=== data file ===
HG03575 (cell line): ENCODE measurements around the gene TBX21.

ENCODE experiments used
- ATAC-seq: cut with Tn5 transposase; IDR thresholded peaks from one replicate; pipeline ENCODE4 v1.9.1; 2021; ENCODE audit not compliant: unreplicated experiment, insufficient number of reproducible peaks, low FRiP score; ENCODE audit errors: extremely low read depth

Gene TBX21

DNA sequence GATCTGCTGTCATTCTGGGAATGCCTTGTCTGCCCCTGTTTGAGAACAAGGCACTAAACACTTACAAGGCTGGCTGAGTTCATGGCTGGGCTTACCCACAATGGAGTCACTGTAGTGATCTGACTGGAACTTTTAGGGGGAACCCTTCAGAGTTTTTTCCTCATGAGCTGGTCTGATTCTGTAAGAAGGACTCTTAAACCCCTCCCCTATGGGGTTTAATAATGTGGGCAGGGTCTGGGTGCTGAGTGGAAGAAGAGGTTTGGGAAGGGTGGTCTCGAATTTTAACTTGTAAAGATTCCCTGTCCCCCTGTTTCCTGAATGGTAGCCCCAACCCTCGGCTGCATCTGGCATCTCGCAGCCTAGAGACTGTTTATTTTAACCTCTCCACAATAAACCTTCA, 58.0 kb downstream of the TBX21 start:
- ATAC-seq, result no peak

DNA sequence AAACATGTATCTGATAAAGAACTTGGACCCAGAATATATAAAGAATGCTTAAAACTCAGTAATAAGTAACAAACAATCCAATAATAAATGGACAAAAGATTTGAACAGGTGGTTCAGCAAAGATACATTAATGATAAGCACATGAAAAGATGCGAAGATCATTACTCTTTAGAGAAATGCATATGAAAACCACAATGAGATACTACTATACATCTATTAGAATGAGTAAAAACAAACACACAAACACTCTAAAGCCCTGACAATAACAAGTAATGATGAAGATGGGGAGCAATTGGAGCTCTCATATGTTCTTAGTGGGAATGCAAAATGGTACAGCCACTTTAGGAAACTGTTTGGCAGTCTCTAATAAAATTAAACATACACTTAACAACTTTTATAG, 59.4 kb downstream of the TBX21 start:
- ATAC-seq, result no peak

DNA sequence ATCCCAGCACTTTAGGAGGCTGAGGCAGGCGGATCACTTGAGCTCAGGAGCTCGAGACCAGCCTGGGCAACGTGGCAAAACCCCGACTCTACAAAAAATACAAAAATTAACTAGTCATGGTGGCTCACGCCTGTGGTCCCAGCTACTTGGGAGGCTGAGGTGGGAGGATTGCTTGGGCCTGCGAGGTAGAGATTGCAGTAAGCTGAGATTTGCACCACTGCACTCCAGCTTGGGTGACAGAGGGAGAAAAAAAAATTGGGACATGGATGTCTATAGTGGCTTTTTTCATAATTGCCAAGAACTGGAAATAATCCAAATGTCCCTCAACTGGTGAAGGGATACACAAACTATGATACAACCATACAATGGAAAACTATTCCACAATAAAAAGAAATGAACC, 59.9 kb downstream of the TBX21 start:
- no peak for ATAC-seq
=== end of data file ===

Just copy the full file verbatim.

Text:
HG03575 (cell line): ENCODE measurements around the gene TBX21.

ENCODE experiments used
- ATAC-seq: cut with Tn5 transposase; IDR thresholded peaks from one replicate; pipeline ENCODE4 v1.9.1; 2021; ENCODE audit not compliant: unreplicated experiment, insufficient number of reproducible peaks, low FRiP score; ENCODE audit errors: extremely low read depth

Gene TBX21

DNA sequence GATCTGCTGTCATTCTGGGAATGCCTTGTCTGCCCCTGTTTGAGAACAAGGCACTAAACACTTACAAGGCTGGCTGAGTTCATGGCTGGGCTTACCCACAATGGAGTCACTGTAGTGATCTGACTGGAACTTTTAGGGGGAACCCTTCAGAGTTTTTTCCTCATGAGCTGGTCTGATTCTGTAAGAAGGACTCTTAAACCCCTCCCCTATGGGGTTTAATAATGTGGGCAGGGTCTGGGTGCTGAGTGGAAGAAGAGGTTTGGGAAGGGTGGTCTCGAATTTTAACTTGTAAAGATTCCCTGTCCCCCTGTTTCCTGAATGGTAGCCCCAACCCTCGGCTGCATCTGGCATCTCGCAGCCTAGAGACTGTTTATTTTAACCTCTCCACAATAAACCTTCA, 58.0 kb downstream of the TBX21 start:
- ATAC-seq, result no peak

DNA sequence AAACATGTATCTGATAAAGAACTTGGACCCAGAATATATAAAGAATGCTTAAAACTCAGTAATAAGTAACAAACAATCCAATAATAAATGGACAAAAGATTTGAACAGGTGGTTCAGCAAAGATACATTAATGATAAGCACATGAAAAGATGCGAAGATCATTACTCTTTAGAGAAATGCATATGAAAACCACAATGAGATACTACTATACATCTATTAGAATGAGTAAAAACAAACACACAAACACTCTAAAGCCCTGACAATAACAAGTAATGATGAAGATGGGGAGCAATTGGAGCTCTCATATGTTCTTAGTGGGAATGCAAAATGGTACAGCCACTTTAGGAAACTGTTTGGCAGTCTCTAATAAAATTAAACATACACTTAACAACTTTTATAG, 59.4 kb downstream of the TBX21 start:
- ATAC-seq, result no peak

DNA sequence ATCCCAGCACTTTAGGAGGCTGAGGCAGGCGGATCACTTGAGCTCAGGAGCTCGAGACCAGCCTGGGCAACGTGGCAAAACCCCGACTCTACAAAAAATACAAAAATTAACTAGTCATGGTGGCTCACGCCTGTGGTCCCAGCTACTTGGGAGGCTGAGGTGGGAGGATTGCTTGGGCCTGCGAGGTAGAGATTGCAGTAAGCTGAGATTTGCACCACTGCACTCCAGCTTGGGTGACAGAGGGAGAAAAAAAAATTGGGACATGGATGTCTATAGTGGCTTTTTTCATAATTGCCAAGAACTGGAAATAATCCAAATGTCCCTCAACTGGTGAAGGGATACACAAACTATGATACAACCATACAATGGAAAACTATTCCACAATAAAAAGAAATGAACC, 59.9 kb downstream of the TBX21 start:
- no peak for ATAC-seq